Celebrating the spirit of resistance: Shaheen Bagh two years on

20 December 2021

Mandeep Sidhu is a PhD student researching the Shaheen Bagh resistance and the coloniality of contemporary India at the University of Brighton. She tweets at @mand117

In this compilation of archival testimonies and visual material, Mandeep Sidhu gathers key moments of the 101-day long resistance movement at Shaheen Bagh against the discriminatory Citizenship Amendment Act.

On 11 December 2019, the Indian Parliament passed the Citizenship Amendment Act (CAA), a discriminatory law that prevents access to citizenship to Muslims who seek refuge in India and, alongside the National Population Register (NPR) and National Register of Citizens (NRC), puts Muslims in India at risk of statelessness, detention and deportation.

Soon after, thousands of people took to the streets to resist the CAA-NPR-NRC and protest the relentless anti-Muslim injustices at the hands of the State.

On 15 December, the Police brutally attacked students at the Muslim-majority Jamia Milia Islamia University in Delhi who were protesting the CAA. In solidarity, mothers, grandmothers and neighbors of the students in the working-class Shaheen Bagh area of New Delhi gathered on a stretch of GD Birla Marg to protest the violence. The women – some of whom were first time protestors – spontaneously started a sit-in and catalyzed the one of the longest continuous protests in independent India. The protest lasted 101 days and nights throughout one of Delhi’s coldest winters in recent memory and only ended because of the imposed lockdown after the COVID-19 outbreak in India.

Image: The Hindu via The Press Trust of India

“The choice was simple: Either sit at the protest today or prepare to sit in a detention center a few years later.” Saima, a protestor

In a desperate attempt to discredit the agency of the protestors, the government’s IT Cell fabricated myths, labelling women protestors as paid actors, forced by their husbands or agents of Pakistan. None of this deterred the protestors, but instead exposed the relentless targeting of minorities.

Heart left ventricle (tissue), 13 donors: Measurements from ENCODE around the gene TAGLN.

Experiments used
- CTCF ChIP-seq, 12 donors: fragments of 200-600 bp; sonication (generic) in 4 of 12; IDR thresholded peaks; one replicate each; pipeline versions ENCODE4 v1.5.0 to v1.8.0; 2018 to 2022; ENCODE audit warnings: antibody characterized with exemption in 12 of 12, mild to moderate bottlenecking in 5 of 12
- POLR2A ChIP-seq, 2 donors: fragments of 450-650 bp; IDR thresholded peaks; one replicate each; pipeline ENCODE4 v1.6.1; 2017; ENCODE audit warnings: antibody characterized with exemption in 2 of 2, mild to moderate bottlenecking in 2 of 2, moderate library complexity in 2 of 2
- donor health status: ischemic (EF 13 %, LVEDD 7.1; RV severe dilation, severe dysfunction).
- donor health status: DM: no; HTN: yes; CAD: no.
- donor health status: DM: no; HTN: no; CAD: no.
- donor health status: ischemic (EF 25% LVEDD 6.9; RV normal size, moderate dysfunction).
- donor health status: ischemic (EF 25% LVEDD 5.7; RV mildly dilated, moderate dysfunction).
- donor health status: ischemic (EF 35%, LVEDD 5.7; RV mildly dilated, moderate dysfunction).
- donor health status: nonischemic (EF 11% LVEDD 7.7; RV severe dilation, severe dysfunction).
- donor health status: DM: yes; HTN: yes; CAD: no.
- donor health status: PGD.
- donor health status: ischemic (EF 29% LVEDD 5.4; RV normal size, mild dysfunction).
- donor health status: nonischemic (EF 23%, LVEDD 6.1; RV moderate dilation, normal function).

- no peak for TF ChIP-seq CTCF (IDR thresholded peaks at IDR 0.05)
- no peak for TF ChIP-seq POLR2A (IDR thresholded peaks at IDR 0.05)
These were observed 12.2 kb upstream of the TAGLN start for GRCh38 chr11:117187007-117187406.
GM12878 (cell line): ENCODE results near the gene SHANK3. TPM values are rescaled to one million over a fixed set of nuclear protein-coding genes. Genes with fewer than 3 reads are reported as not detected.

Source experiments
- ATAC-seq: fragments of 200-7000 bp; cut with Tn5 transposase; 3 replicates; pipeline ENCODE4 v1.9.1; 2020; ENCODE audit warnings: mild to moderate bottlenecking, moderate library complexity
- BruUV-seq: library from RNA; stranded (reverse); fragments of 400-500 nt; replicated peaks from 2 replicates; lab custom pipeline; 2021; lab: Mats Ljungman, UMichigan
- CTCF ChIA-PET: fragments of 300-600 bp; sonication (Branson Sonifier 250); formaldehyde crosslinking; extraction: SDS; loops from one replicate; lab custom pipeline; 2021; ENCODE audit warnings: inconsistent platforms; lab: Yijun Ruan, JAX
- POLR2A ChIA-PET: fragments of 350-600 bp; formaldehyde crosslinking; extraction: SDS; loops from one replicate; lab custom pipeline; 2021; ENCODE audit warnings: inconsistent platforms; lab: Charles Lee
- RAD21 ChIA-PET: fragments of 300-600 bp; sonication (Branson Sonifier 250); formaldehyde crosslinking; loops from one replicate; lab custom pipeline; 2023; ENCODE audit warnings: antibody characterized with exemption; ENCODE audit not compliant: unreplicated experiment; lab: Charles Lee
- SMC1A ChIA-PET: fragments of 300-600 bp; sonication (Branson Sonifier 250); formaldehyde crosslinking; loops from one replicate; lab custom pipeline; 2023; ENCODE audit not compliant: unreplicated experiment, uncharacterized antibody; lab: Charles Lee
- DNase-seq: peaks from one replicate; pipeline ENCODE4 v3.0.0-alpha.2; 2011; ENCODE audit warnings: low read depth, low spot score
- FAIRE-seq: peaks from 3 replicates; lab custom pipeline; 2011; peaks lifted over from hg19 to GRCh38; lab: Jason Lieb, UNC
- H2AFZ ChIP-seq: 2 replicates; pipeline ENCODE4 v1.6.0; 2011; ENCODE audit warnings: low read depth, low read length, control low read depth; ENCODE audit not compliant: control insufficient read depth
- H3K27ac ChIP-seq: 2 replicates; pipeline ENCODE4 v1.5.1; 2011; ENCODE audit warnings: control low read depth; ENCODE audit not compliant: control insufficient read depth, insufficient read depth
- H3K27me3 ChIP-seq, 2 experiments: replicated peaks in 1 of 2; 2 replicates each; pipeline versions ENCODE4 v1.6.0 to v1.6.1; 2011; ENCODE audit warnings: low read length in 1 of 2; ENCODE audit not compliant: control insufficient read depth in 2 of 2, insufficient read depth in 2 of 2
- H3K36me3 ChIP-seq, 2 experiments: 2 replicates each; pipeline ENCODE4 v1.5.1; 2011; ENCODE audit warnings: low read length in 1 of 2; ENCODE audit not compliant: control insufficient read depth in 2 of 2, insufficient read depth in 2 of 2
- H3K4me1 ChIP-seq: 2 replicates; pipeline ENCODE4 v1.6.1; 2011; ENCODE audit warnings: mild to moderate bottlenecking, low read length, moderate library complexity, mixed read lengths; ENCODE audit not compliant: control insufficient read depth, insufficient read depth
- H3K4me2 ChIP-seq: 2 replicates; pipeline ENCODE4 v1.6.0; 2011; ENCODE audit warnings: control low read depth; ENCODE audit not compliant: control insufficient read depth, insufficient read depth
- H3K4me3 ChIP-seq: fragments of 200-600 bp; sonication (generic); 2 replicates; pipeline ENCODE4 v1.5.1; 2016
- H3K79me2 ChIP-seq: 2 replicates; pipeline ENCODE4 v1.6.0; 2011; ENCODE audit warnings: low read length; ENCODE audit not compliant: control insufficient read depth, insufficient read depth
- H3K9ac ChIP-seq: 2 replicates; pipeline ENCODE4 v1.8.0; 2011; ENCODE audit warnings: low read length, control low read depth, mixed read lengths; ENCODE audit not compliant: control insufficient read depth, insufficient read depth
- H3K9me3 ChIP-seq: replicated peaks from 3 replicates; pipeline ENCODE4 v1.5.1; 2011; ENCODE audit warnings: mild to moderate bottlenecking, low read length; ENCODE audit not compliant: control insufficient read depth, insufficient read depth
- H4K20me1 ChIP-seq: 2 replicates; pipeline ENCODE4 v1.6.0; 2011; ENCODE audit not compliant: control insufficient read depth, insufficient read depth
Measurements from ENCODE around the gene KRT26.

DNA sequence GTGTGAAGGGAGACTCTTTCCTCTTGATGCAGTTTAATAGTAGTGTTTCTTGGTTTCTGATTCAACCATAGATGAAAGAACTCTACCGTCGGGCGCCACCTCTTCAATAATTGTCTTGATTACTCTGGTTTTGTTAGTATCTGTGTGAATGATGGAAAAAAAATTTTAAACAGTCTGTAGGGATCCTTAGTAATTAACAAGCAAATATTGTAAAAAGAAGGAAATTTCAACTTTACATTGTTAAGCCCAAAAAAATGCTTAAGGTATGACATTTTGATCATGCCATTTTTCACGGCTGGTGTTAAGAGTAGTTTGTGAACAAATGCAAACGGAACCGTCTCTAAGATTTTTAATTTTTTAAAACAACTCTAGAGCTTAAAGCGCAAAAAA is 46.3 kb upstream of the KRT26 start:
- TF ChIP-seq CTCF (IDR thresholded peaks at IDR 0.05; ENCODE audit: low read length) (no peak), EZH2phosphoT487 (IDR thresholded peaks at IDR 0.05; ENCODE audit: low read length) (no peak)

“This fight is ideological. We have to strengthen our ideas and arguments. We need to read more books.” Mohamed, founder of the Fatima Sheikh – Savitribai Phule Library at Shaheen Bagh.

Image: Fatima Sheikh – Savitribai Phule Library at Shaheen Bagh Facebook Page.

Local students set up a library in a bus stop shelter near the main protest site. Named after social and educational reformers Fatima Sheikh and Savitribai Phule, the organizers understood reading and sharing knowledge as a form of protest, developing critical thinking and shaping demands for a better world.

The Fatima Sheikh-Savitribai Phule library was one of the inspirations for the Shaheed Bhagat Singh library at the Farmers’ protest that soon followed.

Image: Chris Moffat via Allegra Laboratory

“Earlier we fought the British, now we have to fight our own” Noorun, a protestor

Shaheen Bagh protestors connected their resistance to India’s historical struggles against colonial oppression. From chanting inquilaab zindabad (long live the revolution) to decorating the protest site with posters and artwork of anti-colonial freedom fighters like Bhagat Singh and Ashfaqulla Khan or thinkers like Dr B. R. Ambedkar, Shaheen Bagh showed how the anti-CAA-NPR-NRC movement was a continuation of anti-colonial praxis.

“Aawaz do, hum ek hain (Say it out loud, we are one)”, a popular slogan chanted at Shaheen Bagh.

Image: Sumaira Rizvi/Al Jazeera

The ruling Bharatiya Janata Party (BJP) has been consistently trying to divide communities along gendered, religious and caste lines. Protestors at Shaheen Bagh, who were predominantly Muslim women, received transversal solidarity from people from all walks of life. Sikh, Christian, Hindu and other minority communities held a Jashn-e- Ekta to share spiritual solidarity and express unity with protestors through interfaith worshipping.

Shaheen Bagh also inspired countless other women-led anti-CAA protests both in India – from Kolkata to Bihar – and internationally. These solidarities have continued long after the government destroyed the Shaheen Bagh protest site on 24 March 2020. Women who were part of the Farmers’ Protest, for example, cited Shaheen Bagh as the inspiration for their own resistance.

 

 

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